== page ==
New Project Announcement: The Intersection of Mental Health, Food Insecurity, Climate Change and Malnutrition in East Africa

June 28, 2024

The African Population and Health Research Centre (APHRC), in collaboration with our partners—the International Centre for Research in Agroforestry (CIFOR-ICRAF), the University of Nairobi (UoN), PELUM Kenya, the London School of Hygiene & Tropical Medicine (LSHTM), Oxford University, and Loughborough University—along with the county governments of Laikipia, Samburu, and Turkana and national government line ministries of health and climate change, among others, will undertake a three-year transformative project funded by Wellcome titled: “Visibilizing Climate Change Impacts on Nutrition and Mental Health among Vulnerable Populations in East African Drylands” (#Visibilize4ClimateAction Project).

Climate Change is one of the greatest burdens facing humanity and is the single biggest threat to all life on earth. In East Africa, there is a recent but growing consciousness about the impact, mitigation, and adaption strategies of Climate Change. For instance, during the Sixth Session of the United Nations Environment Assembly, UNEA-6, at Gigiri in Nairobi. The President of Kenya, H.E William Ruto, expressed concerns over the escalating adverse impacts of climate change, which pose significant threats to humanity. In addition, in his address to Members of the European Parliament last year, the President called for stronger international cooperation to fight climate change, combat poverty, and tackle conflicts. 

Moreover, Kenya had the pleasure of jointly hosting the inaugural Africa Climate Summit (ACS) with the African Union Commission (AUC) from 4-6 September 2023. President William Ruto championed this inaugural ACS to serve as a platform to showcase progress, exchange perspectives, and begin to converge on common priorities for global discussions on climate change. The summit addressed issues of increasing exposure to climate change and frequent and intense crises, its associated costs globally, particularly in Africa, and urgent actions required to mitigate these challenges. The conference also made a case to have African leaders make ambitious pledges and commitments towards adopting a “Pledging and Commitment Framework” for climate change. 

Despite this recognition and increased political attention to the effects of climate change, the relationship between food security, malnutrition, climate change, and mental health is underexplored and with limited documentation.  Climate change’s effects on human health have been extensively documented, including reduced food security which is one of the main concerns of human-induced climate change. However, evidence concerning the direct impact of climate change on malnutrition remains sparse despite projections indicating its substantial contribution to climate change-related morbidity and mortality in 2030 and 2050.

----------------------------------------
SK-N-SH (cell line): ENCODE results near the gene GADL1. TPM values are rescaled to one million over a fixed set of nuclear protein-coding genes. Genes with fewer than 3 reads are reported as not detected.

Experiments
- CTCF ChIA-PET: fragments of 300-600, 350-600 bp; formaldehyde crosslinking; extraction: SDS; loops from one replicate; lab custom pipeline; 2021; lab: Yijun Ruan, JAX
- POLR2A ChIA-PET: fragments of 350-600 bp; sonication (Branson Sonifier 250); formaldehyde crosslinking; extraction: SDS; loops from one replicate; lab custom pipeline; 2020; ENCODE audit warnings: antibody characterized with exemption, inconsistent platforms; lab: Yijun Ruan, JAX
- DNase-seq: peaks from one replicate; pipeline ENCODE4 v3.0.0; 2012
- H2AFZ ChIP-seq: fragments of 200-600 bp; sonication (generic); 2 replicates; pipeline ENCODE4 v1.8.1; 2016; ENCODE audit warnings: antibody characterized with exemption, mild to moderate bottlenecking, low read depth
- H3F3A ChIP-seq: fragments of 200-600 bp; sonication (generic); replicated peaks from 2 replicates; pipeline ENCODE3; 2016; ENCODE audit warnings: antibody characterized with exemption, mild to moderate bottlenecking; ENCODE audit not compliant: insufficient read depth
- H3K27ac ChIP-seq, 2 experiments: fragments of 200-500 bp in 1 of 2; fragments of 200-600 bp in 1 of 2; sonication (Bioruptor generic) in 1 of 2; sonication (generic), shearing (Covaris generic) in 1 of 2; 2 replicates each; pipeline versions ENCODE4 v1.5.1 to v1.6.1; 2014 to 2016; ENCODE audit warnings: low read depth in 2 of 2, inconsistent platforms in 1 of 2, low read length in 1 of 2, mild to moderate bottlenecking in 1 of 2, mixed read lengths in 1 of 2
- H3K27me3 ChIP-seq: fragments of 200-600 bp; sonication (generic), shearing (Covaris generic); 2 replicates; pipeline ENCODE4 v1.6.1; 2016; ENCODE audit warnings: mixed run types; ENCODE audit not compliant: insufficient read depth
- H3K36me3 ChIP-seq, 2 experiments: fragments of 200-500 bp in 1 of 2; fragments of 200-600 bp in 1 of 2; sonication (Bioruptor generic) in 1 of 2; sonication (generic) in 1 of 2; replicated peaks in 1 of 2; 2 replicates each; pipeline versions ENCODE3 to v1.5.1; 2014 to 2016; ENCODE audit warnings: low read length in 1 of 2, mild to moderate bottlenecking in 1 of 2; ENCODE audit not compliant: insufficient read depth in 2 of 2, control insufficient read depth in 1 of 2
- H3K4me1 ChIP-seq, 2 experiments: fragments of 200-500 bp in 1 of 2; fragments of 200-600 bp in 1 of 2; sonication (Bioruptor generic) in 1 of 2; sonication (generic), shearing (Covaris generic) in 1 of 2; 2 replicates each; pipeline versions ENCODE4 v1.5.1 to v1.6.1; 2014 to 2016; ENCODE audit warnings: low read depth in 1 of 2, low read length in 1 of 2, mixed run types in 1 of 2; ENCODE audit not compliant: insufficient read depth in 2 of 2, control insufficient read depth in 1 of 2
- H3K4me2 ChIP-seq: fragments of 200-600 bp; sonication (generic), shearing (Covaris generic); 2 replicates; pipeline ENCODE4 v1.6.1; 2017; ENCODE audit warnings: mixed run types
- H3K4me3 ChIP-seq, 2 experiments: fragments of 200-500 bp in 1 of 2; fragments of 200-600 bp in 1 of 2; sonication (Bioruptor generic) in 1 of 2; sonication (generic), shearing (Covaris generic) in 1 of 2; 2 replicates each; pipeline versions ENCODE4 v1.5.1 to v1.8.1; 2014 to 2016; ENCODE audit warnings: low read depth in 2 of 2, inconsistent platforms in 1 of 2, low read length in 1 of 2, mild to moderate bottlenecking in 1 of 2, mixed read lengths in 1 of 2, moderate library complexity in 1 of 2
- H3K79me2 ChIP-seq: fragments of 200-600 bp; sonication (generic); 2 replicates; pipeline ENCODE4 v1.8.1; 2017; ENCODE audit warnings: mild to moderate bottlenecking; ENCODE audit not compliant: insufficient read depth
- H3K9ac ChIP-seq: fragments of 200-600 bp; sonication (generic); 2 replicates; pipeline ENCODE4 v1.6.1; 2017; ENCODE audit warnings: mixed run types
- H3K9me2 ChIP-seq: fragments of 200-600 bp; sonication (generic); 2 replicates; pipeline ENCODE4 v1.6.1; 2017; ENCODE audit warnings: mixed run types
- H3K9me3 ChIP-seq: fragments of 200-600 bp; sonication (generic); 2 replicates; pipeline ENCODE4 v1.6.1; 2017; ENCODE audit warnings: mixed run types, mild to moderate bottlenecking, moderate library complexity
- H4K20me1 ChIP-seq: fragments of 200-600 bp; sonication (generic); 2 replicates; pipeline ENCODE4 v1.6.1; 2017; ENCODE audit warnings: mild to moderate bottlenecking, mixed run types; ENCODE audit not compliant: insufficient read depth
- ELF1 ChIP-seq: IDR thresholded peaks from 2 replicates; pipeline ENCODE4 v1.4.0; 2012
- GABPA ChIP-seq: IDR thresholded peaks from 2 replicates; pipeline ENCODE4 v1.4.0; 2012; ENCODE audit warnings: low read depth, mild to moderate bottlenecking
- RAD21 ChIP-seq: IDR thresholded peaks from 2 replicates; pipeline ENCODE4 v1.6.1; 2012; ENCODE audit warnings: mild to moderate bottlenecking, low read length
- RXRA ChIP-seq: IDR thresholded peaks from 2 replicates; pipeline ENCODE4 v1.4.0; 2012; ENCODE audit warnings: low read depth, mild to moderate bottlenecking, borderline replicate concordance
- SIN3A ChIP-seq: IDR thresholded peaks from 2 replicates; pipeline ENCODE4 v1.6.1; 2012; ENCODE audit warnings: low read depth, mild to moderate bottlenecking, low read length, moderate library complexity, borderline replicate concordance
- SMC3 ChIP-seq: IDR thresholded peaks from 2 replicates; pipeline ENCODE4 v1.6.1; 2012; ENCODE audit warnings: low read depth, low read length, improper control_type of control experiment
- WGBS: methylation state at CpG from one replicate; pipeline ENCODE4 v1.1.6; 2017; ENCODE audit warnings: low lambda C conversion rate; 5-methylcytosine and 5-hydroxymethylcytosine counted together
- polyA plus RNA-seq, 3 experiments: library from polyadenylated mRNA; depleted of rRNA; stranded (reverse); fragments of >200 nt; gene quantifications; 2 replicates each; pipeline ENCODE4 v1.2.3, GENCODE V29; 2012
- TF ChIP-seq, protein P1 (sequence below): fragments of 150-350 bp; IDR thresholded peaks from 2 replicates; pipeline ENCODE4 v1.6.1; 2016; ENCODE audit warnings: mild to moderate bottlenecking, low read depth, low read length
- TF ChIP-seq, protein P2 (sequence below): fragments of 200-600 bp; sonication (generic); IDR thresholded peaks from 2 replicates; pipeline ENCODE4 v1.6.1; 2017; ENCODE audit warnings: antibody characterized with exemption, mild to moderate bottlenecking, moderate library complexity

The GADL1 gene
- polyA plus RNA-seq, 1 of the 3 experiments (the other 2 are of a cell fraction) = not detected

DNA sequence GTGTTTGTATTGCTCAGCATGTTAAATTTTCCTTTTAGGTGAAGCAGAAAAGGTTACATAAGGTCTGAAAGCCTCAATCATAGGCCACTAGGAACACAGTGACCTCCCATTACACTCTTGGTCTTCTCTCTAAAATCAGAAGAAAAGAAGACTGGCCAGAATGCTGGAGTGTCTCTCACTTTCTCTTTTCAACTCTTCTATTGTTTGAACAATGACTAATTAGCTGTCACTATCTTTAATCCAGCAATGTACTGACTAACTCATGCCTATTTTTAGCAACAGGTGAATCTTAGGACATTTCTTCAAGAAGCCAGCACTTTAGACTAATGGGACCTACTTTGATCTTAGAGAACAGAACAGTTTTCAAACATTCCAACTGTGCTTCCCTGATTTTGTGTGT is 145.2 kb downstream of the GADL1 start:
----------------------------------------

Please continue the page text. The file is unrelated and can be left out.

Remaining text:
In a recent systematic review and meta-analysis, a significant relationship between climate change proxies (climate variability, floods, drought) and nutrition was identified, with drought conditions increasing the odds of wasting and underweight by almost 50%. Extreme heat reduces farmers’ productivity, impacting agricultural productivity. Impacts of variations in crop yields on nutrition have been indicated

Climate change also has a profound impact on mental health, directly and indirectly.  A meta-analysis of 163 studies and data from 142 countries found that disasters can induce mental health disorders. According to a recent study, more than half of the population in six African countries acknowledged climate change’s adverse effects on their mental well-being. Farmers, in particular, face heightened mental health challenges in the face of climate change and variability.

Malnutrition remains a major issue in the East African region. About one-third (33%) of children under 5 years of age are stunted. A study conducted in Kenyan drylands found that local and scientific knowledge pointed to a link between climate change and variability and food security. Furthermore, our work in Kenyan drylands ( USAID NAWIRI Project) indicates the impact of increasing drought on food security and malnutrition and the opportunity for food production during rainy seasons. Evidence on the mental health burden in East Africa is limited. According to the Kenya National Adolescent Mental Health Survey (K – NAMHS), which was conducted by the African Population and Health Research Centre (APHRC), 44.3% of adolescents aged 10 to 17 reported suffering a mental health problem in the previous year, with anxiety being the most common (26.7%). Previous small-scale research in Kenya found that mental health issues affect both adults and adolescents. In a flagship report, Kenya’s Ministry of Health identified a link between drought flooding and mental illness.